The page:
Probability Discounting and Cardiovascular Risk: The Effect of Side-Effect Severity and Framing
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An expectation of healthcare delivery is that patients can make informed decisions about whether and how to treat chronic health conditions. Decisions are complex because treatment is not always 100% effective and side effects can occur without a beneficial outcome. It is important, therefore, to understand the drivers of individual choices about whether to accept a treatment, particularly, how people respond to the probabilities of being well or unwell with or without the treatment. The current project investigated this using a probability discounting framework. Participants indicated whether they would take a drug that reduced their chance of having a heart attack or a stroke from a baseline probability that varied across trials. We told participants that they would always experience a side effect and manipulated its severity (i.e. either frequent headaches or persistent cold hands and feet). We also manipulated whether probabilities were framed negatively—in terms of heart attack or stroke—or positively—in terms of continued good heart health. We observed systematic discounting as a function of probability of heart attack or stroke without treatment. Discounting was shallower when the side effect was less severe. There was no significant effect of framing at the group level. Overall, probability discounting offers a useful approach to investigating the drivers of decisions about whether to accept medical treatment.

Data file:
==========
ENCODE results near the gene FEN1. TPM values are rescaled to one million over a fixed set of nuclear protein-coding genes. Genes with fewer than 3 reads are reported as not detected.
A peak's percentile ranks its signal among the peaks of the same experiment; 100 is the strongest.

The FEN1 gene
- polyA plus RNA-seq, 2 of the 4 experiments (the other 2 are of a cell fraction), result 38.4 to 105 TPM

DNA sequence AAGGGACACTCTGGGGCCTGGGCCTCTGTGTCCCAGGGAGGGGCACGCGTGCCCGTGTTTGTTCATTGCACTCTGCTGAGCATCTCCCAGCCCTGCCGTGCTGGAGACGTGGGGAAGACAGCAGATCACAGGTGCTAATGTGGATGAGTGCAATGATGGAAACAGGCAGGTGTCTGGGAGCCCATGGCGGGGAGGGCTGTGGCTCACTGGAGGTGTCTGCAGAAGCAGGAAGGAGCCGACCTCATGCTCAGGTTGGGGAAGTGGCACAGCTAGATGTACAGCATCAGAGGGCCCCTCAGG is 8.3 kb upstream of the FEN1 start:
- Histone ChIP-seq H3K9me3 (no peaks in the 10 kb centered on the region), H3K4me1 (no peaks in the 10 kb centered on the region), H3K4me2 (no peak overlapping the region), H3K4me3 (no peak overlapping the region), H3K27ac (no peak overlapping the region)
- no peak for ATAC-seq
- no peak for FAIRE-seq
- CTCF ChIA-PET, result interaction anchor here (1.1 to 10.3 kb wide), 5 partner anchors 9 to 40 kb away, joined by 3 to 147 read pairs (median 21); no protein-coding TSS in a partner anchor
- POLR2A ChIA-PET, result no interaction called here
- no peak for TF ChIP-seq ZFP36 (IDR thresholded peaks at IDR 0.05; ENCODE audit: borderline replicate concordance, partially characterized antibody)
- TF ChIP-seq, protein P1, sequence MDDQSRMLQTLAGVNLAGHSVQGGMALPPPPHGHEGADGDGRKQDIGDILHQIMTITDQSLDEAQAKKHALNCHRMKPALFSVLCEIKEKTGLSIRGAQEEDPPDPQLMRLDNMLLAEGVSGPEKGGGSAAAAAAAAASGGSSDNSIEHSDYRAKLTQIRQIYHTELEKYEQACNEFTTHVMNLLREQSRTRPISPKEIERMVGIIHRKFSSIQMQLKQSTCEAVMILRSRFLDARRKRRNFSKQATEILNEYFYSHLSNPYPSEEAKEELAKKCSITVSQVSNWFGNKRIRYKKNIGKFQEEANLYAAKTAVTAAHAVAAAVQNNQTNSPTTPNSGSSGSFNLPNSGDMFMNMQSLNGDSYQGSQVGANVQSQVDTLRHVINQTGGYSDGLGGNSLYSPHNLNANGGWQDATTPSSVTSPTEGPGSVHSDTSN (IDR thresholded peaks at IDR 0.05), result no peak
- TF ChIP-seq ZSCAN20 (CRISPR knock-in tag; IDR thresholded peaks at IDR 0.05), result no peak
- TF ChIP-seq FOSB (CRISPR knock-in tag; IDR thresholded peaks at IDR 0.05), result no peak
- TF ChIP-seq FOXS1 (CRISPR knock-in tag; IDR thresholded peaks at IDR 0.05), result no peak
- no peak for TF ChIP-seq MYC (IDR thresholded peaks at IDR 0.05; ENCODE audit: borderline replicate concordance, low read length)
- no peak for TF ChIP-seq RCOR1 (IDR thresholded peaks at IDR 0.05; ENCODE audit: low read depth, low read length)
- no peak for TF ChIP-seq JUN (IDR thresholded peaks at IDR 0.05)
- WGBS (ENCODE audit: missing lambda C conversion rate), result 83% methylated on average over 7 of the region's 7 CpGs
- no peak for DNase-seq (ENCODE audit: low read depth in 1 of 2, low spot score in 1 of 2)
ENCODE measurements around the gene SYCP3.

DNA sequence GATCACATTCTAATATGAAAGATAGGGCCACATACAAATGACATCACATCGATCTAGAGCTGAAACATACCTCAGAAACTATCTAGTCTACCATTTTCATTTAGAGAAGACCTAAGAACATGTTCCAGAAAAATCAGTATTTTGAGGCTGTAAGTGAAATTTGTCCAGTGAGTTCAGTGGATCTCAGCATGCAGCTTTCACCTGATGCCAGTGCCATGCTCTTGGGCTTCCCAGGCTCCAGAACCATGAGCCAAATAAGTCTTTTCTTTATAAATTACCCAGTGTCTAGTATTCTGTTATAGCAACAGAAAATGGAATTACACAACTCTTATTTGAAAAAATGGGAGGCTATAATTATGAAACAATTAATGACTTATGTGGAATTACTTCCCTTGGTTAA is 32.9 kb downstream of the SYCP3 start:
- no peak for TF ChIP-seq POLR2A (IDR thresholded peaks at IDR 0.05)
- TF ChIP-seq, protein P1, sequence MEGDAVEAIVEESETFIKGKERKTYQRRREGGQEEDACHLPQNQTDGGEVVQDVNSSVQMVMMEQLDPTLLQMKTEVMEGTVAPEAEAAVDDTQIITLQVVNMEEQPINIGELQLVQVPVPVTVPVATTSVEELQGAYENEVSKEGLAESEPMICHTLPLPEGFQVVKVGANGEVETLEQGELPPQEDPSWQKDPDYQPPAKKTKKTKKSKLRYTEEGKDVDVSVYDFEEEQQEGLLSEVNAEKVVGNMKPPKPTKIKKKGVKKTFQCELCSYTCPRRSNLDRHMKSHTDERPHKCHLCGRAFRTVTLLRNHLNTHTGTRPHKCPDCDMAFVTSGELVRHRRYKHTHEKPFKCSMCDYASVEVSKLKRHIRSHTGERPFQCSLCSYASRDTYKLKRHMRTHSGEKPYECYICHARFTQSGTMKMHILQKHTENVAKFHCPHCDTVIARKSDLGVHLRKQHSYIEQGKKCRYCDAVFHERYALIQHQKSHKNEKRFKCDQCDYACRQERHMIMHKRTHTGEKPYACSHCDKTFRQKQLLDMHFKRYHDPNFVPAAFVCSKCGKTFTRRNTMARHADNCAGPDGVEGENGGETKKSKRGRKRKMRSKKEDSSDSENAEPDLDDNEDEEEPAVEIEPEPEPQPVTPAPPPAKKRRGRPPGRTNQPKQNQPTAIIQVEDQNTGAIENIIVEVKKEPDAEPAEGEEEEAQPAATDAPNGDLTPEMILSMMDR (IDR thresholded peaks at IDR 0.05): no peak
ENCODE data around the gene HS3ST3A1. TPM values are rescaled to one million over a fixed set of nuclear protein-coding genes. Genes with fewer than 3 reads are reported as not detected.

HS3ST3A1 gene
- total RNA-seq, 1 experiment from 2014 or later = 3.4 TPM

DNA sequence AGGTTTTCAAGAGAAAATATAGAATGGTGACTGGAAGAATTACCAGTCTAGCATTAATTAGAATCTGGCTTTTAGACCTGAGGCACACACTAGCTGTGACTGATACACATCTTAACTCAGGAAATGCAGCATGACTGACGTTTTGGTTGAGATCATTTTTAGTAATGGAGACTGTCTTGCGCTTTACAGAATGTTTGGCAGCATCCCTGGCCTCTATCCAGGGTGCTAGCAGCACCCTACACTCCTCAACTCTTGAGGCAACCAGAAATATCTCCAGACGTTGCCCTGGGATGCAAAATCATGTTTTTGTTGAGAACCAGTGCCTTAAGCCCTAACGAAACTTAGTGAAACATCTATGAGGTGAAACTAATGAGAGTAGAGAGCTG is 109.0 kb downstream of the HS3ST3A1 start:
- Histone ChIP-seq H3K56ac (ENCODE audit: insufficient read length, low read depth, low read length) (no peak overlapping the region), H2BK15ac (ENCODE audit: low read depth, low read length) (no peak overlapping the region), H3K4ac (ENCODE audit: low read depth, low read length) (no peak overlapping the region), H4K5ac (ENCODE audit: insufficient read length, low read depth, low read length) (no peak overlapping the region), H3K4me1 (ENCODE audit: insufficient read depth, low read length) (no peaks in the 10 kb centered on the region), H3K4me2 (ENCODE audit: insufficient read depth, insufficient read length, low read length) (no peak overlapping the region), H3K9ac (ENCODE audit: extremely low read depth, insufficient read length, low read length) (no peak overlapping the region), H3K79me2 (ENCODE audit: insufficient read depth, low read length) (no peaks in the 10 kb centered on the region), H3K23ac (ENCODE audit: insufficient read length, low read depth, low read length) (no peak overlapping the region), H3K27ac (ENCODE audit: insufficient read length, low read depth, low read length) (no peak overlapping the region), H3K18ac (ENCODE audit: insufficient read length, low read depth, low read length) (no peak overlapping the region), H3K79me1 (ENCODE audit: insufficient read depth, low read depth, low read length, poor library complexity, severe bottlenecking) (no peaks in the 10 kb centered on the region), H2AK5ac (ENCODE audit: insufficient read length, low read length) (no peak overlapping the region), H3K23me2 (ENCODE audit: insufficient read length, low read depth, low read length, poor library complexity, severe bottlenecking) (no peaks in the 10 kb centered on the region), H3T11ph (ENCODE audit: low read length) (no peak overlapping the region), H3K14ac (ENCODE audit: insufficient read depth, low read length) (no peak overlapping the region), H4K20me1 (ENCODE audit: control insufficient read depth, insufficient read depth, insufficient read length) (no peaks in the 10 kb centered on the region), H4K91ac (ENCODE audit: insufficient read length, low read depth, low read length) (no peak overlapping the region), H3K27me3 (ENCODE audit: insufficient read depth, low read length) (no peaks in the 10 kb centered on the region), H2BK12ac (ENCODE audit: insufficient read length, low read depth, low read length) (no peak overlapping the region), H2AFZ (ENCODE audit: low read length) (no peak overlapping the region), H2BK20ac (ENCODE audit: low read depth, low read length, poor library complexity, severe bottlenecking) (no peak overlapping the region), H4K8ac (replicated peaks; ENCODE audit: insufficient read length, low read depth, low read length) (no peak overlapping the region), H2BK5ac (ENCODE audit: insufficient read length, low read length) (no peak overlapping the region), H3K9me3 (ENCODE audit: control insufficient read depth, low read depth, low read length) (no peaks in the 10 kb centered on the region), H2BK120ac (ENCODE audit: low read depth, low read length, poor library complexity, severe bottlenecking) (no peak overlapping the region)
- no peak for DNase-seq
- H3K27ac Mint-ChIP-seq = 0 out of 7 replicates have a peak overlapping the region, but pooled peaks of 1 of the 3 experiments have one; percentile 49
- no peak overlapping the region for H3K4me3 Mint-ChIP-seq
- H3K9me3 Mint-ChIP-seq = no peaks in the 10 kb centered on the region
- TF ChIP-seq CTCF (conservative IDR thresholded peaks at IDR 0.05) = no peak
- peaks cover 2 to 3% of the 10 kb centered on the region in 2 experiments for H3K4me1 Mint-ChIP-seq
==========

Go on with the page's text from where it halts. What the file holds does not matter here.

KeywordsProbability discounting Choice decision-making Health Heart attack Stroke Side effects
The authors would like to thank Pharmac New Zealand, and the Victoria University of Wellington Summer Scholarship programme. This data set was presented at the New Zealand Association for Behaviour Analysis conference in 2016.
Compliance with Ethical Standards
This project was funded by a grant from Pharmac New Zealand and a Summer Research Scholarship 2015 – 2016 from Victoria University of Wellington (grants do not have numbers).
Conflict of Interest
Authors 1 and 3 have received the grants from both of the above funders. Neither funder had any input into or oversight of the contents of this manuscript. The authors declare that they have no conflicts of interest.
All procedures performed in studies involving human participants were in accordance with the ethical standards of the Victoria University of Wellington and with the 1964 Helsinki Declaration and its later amendments.
Informed consent was obtained from all individual participants included in the study.
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